On a planet, far from earth, an alien structure has been discovered. A team of five was sent out to investigate it. To uncover who built it and where they are. They arrived, and began their study. But now no one has heard from them in weeks. Your task is to visit the site, and discover what has happened to the team. Is it a simple case of misadventure, or will you too disappear into the alien puzzle of the monument?
Monumental is a first person puzzle game in the same basic vein as The Witness, or even Myst. Players wander an environment, looking for clues and solving puzzles, in order to access further areas. Along the way players uncover journal entries from the archaeological team and piece together the events that led up to their disappearance, as well as learn more about the strange structure called the Monument.
Solving puzzles is the central mechanic of Monumental. These range from simple logic puzzles, to audio and environmental challenges. There are a few occasions where players can choose which puzzle they work on, but normally the game is quite linear in how it delivers each task. The difficulty and scope of the puzzles varies wildly, though there is a definite increase in difficulty as player’s progress.
To help in their endeavour, players have access to a number of handy tools. These consist of a journal, camera, audio recorder and a flash light. The journal records all the archaeological team notes you find, and is a quick way to reference written codes or clues you uncover. Some puzzles reference ciphers, found on the walls and floors, and the camera comes into play here by allowing players to capture images they can reference in-game. Yet more puzzles require reconstructing musical sequences, and the audio recorder allows players to record these sequences and replay them elsewhere. As for the flash light, it makes dark places not so dark.
The game itself is broken up into three stages; the research facility, outside the Monument and inside the Monument. Each stage provides a unique visual environment, and is a nice subtle way to both reward a player for progressing as well as give the game a sense of back story.
While there is an overarching story attached to Monumental, it is quite generic. Most players will guess the plot twists and revelatory ending, probably quite quickly. There are also multiple flaws in logic within the world’s fiction, as well as quite a few character or universe quirks that are obviously just there to facilitate puzzles.
Visuals in Monumental are a mixed bag. There are some inventive and surprising environment and object designs, but these are usually accompanied by visuals that are equally dull and uninspired. The overall graphical look of the game harkens back to games like Quake 2, with bulky squat levels punctuated by one or two set piece areas. This isn’t necessarily a bad thing, though.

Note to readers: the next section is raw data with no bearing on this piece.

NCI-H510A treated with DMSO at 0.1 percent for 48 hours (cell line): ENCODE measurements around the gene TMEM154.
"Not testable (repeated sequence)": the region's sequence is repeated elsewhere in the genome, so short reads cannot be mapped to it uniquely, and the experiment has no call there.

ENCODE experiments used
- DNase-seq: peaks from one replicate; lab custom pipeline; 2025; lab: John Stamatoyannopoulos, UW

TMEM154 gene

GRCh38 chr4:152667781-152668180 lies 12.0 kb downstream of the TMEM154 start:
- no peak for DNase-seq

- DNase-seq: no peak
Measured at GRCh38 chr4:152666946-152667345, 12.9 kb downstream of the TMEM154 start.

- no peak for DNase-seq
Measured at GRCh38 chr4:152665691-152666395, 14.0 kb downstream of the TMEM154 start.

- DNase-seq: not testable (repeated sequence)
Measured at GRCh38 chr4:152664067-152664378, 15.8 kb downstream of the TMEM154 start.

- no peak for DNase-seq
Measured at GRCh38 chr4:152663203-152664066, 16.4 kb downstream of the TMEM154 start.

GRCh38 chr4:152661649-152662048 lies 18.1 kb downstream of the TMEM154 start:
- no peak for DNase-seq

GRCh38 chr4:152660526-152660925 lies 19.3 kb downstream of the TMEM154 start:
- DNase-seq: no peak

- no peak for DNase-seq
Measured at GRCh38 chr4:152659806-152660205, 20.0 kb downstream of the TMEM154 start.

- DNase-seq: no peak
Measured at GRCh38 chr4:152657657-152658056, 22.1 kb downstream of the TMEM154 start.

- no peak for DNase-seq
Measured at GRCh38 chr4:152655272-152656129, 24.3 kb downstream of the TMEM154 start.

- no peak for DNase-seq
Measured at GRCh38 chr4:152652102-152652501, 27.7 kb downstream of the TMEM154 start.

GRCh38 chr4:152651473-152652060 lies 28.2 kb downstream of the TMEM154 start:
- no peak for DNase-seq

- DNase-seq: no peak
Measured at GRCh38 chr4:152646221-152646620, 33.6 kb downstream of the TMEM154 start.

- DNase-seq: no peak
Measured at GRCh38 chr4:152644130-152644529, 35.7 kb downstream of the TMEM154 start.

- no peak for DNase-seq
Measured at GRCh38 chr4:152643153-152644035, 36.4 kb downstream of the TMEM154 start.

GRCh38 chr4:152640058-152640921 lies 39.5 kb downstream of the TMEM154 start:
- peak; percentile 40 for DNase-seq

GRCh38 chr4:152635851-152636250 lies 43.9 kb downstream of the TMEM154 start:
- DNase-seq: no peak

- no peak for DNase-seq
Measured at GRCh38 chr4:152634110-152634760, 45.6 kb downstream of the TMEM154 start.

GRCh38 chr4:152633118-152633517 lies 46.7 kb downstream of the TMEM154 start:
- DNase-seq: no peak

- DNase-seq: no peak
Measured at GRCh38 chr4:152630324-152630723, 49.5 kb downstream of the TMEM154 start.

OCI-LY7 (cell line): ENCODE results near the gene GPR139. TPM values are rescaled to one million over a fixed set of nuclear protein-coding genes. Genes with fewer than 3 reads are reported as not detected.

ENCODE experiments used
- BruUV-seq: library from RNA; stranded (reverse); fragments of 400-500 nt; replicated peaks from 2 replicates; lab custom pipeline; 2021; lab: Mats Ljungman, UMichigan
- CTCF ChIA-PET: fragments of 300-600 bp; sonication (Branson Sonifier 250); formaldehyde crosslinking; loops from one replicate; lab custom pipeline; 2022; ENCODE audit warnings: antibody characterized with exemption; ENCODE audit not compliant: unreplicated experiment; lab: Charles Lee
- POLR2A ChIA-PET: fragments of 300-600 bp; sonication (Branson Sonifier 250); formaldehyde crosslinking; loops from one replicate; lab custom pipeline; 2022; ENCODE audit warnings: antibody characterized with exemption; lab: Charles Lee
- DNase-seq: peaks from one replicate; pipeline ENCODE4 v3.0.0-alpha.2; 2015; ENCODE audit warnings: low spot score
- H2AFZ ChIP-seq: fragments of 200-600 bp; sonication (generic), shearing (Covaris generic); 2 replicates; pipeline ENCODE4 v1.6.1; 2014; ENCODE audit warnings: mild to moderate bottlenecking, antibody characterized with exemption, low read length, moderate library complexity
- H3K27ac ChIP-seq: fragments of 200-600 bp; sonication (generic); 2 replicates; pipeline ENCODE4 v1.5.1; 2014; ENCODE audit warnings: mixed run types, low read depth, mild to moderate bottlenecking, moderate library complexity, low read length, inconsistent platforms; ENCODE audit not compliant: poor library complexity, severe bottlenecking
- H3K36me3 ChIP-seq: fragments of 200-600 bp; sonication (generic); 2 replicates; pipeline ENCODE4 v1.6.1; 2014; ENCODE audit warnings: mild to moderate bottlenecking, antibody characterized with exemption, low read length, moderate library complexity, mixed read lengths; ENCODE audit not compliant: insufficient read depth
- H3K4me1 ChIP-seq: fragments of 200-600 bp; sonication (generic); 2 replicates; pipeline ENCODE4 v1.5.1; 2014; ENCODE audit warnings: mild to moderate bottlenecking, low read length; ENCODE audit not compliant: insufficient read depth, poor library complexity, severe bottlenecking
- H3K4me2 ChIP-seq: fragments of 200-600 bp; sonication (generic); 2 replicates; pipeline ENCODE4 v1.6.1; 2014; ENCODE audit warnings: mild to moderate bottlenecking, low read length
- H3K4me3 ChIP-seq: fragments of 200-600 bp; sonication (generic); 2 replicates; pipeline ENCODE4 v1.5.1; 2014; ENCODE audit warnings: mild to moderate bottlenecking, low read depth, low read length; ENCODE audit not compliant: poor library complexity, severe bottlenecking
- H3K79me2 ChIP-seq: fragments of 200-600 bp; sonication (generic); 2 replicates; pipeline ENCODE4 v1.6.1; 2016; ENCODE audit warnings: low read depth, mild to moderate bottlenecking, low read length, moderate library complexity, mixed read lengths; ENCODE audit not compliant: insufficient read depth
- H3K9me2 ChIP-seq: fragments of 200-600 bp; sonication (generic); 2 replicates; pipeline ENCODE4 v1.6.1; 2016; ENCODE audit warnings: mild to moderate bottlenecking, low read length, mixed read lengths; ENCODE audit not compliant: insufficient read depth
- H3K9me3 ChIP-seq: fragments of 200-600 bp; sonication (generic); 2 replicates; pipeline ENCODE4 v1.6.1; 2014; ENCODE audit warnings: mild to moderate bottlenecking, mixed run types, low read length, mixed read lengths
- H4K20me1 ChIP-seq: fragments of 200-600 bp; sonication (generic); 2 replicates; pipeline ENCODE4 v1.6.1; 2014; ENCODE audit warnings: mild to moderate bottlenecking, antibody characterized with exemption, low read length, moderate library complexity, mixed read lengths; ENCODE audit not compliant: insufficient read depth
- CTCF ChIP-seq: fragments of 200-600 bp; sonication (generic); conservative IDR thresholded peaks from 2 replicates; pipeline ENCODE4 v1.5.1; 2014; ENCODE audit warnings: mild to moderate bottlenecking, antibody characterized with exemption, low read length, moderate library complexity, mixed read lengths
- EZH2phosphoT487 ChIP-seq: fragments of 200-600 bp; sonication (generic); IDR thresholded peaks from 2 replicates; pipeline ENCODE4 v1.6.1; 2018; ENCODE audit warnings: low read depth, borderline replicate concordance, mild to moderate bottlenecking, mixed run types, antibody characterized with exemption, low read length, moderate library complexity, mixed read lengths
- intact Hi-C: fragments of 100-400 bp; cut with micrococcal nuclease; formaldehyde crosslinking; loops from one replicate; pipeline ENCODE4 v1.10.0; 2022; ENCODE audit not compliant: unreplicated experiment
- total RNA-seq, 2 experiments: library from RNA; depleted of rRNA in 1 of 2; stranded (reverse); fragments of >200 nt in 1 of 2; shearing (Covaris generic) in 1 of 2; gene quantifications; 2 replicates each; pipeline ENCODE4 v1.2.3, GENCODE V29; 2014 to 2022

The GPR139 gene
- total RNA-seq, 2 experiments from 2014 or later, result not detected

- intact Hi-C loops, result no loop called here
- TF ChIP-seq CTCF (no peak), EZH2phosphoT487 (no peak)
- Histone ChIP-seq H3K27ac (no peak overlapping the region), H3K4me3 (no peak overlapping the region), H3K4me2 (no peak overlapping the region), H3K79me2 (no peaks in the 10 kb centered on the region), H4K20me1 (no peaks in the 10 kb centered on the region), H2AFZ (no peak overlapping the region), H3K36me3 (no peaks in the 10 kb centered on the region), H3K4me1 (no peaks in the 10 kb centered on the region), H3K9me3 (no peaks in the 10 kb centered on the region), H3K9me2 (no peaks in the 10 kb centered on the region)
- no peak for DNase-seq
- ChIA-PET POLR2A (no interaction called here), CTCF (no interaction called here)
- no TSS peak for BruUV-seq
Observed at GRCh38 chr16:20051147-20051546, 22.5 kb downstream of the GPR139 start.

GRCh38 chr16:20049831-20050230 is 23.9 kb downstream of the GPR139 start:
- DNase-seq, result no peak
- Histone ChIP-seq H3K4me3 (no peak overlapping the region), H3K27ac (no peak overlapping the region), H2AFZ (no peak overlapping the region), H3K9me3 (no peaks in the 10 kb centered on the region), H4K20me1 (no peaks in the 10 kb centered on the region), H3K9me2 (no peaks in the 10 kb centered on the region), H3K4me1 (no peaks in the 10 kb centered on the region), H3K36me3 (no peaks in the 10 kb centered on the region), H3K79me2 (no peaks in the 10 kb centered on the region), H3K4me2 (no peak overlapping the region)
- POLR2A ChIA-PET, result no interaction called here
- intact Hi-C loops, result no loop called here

Where Monumental begins to fall apart is in its scope, and the realisation of some of its ideas. Players are presented with quite open, expansive environments that quickly begin to look the same. Both outside and inside the Monument, while initially impressive, quickly become monotonous thanks to the overuse of a handful of details and textures.
Quite a few of the puzzles lack even the most basic feedback. Hitting buttons on a keypad for instance provides no acknowledgment that you have done so, or even that it has begun accepting a sequence. The player is forced to hope for the best, pushing at keys with what they believe is the answer, and only receiving verification when they succeed and a door opens.
Also, while a mix of puzzle types is normally nice, Monumental’s feel slightly odd and scattered. A handful of recurring puzzle themes appear, interspersed with challenges that range from the mundane to the bizarre. The start of the game seems to establish an interesting and understandable tone and timbre to the puzzles, but this quickly dissipates as players move into the next stages.
Puzzle games can be frustrating, we all accept that. Those who love the genre go in with a certain amount of assumed expectation that this will happen. But at no point were any of the puzzles as frustrating as the meta-puzzle that was getting Monumental to load. On several occasions I completed the first stage, only to have the load screen for the next level stall at 90% completed. Eventually I had to experiment, changing video settings at random until miraculously the level would load. Then when I entered the Monument itself, the game bugged out, failing to load a majority of textures and causing the level lighting to strobe as I walked. This too was resolved with experimentation and curse words.
SUMMARY: Monumental has a lot going for it. While not the most original in story and graphical execution, there is a challenging puzzle game with an interesting environmental concept in there somewhere. Players will feel a sense of accomplishment solving the puzzles, but are then ultimately rewarded by a stale ending. Monumental is for fans of the puzzle genre with an iron stomach for technical issues and mediocre writing.
Monumental was developed by Whipstitch Games and is available now on Steam.
Reviewed On: PC
Review System: nVidiaN9600C, G1 Sniper M7 S1151, 16GB RAM
Playtime: 8 hours